- Start with specially milled rice: First thing that’s called for and unfortunately, the ‘right’ rice milled down to remove the husk is a fat no for this project. Can’t get it. I am trying with the regular Calrose ‘sushi’ rice that is widely available in supermarkets. I fear this will be the biggest hurdle to a quality sake, but there simply isn’t a commercial source of this where I live. Apparently you can buy tiny home rice mills that only take several days to polish enough rice for a small batch. I love Mr. Small Batch, but not that much.
- Make or buy a koji culture. Yes, and I made my own. It’s simple enough to buy either the spores or the ‘finished’ culture; I went with spores.
- Steam the rice correctly. Yes, at the small batch size it’s pretty easy to do this with a large bamboo steamer.
- Control the temperature. Yes, I can keep the fermentation cold. Last year I turned an old standalone fridge into a fermentation chamber, so we are OK on that front. If I didn’t have one, winter would be the time to attempt this, as the main fermentation needs to be kept cool at 10-15C.
- Buy the right yeast. Yes. I found White Labs WLP705 Sake Yeast at ibrew along with the koji culture, and they shipped it over to me. I’m told lager yeast or a similar cold-fermenting yeast is the next best choice.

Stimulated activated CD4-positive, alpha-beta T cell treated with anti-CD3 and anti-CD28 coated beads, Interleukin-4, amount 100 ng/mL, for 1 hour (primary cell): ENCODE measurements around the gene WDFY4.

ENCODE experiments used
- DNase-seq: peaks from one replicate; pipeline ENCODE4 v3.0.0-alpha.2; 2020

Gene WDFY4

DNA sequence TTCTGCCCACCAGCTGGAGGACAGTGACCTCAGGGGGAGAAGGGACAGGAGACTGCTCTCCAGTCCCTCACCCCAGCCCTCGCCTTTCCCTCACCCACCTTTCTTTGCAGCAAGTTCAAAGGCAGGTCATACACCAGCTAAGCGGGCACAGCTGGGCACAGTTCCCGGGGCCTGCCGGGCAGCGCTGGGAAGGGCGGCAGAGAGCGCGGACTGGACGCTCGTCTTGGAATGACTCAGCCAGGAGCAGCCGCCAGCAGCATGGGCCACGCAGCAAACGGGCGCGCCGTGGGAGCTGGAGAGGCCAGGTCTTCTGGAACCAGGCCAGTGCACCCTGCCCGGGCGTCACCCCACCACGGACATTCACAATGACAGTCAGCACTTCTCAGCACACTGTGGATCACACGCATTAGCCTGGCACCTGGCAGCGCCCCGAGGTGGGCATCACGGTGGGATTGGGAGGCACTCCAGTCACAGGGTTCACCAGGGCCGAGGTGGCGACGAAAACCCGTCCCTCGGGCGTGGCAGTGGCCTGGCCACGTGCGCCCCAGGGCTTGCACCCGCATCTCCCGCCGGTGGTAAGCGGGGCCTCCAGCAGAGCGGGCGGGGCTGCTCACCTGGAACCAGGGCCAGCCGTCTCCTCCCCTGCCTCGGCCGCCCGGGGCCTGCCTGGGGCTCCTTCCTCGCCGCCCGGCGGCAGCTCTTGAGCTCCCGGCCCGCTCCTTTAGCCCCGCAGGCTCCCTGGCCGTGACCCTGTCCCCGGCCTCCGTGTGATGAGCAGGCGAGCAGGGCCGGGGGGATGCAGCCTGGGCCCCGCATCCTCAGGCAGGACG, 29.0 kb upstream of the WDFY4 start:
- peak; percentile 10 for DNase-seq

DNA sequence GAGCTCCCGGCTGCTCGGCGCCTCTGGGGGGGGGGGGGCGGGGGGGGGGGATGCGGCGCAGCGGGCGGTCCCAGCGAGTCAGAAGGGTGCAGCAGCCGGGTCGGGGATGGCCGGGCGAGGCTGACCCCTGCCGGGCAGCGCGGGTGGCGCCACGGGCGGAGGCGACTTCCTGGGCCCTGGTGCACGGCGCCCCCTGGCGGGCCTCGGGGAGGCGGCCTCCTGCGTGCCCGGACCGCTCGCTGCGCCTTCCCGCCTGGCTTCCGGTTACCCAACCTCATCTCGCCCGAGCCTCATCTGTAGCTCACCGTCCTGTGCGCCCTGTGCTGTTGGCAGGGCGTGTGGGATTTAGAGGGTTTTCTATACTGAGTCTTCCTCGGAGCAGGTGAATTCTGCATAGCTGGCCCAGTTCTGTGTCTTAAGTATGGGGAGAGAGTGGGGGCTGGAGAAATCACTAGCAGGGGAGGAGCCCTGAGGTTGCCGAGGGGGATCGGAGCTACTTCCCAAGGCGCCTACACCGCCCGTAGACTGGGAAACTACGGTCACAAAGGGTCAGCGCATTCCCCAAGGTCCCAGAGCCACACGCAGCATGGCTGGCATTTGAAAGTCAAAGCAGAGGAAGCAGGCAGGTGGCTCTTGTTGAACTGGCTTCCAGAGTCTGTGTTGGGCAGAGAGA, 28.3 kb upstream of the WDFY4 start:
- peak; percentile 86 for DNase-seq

- Build a ten-day moto. Yes – this was easy to do in the fridge. More on that later.
- Use pure mountain spring water. No. I used Melbourne tap water, which is tasty stuff.
- Add the rice and koji in steps. Yes. Although this is considered an ‘advanced’ technique over just putting everything together at the start, I think it’s actually easier to cook and add the rice in stages rather than steam and add many batches on one day.
- Stir every two hours. Heck no. I went into this project intending to stir whenever I could, but I already have two kids who wake me up in the middle of the night because their blankets are on wrong. I don’t need another dependent.
There are many, many other things you are ‘supposed’ to do: this is just a list of the major bits. Intimidated yet? I was. There are far too many variables to test, in any reasonable way, the individual impact of any one item.
My project here is therefore to make a batch on a kind of middle road that can be maintained between work, kids and making sure Mr. Small Batch doesn’t watch the finale of Bosch without me. We will see if we get something he and I enjoy, and note down any ways we might change it up next time.